Passed Over the First Time, But Perfect for the Job
When the Great Recession struck, employers got a lot pickier about hiring. But even with job openings at their highest level since 2008, employers are still being highly selective about who they recruit — and some are having a tough time filling spots.
Here’s a suggestion: revisit the candidates the company previously spurned, both because these recruits might have new skills and also because they may have been perfectly qualified for a job that proved to be too competitive before.
Moving from an “I need” to an “I want” approach
When times are tough, and employment rates are high, employers often pass up qualified candidates. By returning to the “rejects”, companies tap into an existing pool of talent — one that’s made up of people who endured multiple interviews and handled rejection with grace.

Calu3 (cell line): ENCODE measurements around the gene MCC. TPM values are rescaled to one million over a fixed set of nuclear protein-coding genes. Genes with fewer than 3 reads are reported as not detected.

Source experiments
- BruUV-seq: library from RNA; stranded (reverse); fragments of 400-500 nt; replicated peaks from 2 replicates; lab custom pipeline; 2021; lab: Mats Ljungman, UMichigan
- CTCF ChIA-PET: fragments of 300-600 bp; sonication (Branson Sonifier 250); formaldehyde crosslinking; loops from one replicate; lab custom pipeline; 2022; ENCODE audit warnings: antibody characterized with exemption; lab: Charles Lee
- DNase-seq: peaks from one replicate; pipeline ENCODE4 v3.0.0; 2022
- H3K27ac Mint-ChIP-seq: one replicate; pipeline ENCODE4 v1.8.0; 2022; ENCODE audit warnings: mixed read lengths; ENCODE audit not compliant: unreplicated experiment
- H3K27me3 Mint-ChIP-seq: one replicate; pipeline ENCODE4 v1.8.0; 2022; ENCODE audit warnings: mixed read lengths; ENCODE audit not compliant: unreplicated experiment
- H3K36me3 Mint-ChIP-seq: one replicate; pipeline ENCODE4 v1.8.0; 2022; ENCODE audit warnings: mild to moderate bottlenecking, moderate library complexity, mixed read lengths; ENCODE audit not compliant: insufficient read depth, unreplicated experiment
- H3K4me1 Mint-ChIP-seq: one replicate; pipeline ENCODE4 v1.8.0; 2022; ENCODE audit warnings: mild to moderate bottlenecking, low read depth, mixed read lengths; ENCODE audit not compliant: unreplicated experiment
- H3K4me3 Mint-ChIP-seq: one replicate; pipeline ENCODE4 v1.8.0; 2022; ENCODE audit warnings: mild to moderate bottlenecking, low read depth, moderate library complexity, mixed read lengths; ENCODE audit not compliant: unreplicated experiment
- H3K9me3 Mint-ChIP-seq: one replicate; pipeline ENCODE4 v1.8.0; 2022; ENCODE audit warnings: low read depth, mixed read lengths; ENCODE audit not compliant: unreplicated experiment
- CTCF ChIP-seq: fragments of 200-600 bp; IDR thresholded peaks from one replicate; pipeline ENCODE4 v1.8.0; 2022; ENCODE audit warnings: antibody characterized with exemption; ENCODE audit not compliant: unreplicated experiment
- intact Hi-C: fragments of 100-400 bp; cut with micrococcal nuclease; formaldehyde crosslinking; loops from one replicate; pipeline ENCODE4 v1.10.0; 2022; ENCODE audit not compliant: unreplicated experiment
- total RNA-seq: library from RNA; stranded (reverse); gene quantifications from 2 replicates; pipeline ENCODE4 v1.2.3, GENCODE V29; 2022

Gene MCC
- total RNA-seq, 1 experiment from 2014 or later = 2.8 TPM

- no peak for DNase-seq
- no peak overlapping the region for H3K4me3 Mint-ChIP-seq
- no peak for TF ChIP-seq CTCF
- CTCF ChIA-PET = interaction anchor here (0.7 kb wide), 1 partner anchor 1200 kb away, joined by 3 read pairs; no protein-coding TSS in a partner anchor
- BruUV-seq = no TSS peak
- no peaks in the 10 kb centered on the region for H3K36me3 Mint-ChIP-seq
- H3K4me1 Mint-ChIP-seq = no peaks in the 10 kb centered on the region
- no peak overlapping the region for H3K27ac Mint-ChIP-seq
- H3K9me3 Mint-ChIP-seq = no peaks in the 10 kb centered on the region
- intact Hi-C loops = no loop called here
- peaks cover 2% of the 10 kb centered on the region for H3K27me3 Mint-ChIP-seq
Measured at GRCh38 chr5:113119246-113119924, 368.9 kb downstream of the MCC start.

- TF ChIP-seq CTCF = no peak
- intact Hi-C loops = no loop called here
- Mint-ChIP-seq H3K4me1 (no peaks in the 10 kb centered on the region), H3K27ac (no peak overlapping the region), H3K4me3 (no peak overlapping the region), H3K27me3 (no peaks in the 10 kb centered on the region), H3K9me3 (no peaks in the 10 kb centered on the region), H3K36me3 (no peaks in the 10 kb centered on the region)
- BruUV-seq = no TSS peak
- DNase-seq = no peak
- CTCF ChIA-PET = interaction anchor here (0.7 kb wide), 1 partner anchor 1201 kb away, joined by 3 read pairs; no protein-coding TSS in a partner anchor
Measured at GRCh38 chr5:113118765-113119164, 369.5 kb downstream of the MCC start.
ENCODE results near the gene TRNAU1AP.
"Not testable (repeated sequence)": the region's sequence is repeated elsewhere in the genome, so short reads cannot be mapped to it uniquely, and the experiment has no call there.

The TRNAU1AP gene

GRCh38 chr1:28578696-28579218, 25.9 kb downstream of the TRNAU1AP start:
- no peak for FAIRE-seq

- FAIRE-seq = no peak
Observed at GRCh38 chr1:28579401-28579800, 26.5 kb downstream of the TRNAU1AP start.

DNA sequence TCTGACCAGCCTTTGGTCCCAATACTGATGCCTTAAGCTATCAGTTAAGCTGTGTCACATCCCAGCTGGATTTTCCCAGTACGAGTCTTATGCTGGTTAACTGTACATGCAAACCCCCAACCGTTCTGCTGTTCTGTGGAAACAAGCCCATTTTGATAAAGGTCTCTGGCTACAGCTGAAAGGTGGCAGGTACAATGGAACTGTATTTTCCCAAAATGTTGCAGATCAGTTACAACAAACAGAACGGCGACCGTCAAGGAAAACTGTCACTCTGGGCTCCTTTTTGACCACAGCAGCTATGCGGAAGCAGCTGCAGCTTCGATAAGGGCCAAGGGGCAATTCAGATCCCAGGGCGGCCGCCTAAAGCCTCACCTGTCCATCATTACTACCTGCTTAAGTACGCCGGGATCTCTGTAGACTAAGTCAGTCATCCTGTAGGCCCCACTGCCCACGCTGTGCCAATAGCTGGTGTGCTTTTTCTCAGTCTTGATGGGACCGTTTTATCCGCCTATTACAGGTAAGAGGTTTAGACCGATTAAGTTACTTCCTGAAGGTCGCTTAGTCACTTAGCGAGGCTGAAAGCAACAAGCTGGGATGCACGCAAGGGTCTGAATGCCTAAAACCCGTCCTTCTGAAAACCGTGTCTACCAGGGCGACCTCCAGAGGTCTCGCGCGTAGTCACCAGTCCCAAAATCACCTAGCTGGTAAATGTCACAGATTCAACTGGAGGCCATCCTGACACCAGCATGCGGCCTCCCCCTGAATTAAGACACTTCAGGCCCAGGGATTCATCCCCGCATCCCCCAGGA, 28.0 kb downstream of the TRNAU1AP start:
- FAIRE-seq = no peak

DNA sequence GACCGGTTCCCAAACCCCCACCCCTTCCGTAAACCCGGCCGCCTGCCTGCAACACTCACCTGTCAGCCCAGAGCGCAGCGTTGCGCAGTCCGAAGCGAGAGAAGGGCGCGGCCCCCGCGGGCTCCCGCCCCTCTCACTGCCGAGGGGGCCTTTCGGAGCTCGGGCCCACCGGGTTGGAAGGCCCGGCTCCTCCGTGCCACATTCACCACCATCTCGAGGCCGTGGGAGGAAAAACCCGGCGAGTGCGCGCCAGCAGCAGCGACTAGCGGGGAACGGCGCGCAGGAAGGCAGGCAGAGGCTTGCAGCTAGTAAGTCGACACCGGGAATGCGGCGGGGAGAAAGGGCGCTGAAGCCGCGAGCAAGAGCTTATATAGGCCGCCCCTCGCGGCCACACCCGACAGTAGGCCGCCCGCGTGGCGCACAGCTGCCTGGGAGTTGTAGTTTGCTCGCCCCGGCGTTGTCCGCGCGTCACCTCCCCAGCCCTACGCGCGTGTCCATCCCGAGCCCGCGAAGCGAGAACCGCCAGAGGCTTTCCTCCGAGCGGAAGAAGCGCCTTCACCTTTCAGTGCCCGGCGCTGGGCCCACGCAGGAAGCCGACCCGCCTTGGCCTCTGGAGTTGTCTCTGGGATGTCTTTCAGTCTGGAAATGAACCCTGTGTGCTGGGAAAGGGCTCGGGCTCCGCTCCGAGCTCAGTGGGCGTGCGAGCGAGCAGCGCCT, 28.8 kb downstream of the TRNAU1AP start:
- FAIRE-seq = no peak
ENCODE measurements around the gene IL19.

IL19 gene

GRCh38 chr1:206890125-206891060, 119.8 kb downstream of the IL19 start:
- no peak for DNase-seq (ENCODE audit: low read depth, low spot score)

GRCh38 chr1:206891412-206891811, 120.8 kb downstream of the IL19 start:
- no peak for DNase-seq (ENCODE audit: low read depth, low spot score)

More than meets the eye when recruiting
A recent report from Evolv found that 72 percent of new employees did not have prior experience related to their new job, yet there was no difference in attrition rates between those who did and did not have prior experience. Get to know the candidate beyond what’s on their resume.
Rejection impacts people differently
Losing out on a job the first time around can either motivate the passed-up candidate who gets hired later on or make him more likely to jump ship at the first job opportunity that comes his way. To minimize the risk of turnover, it’s important to make these candidates feel included and valued.
Image via The Wall Street Journal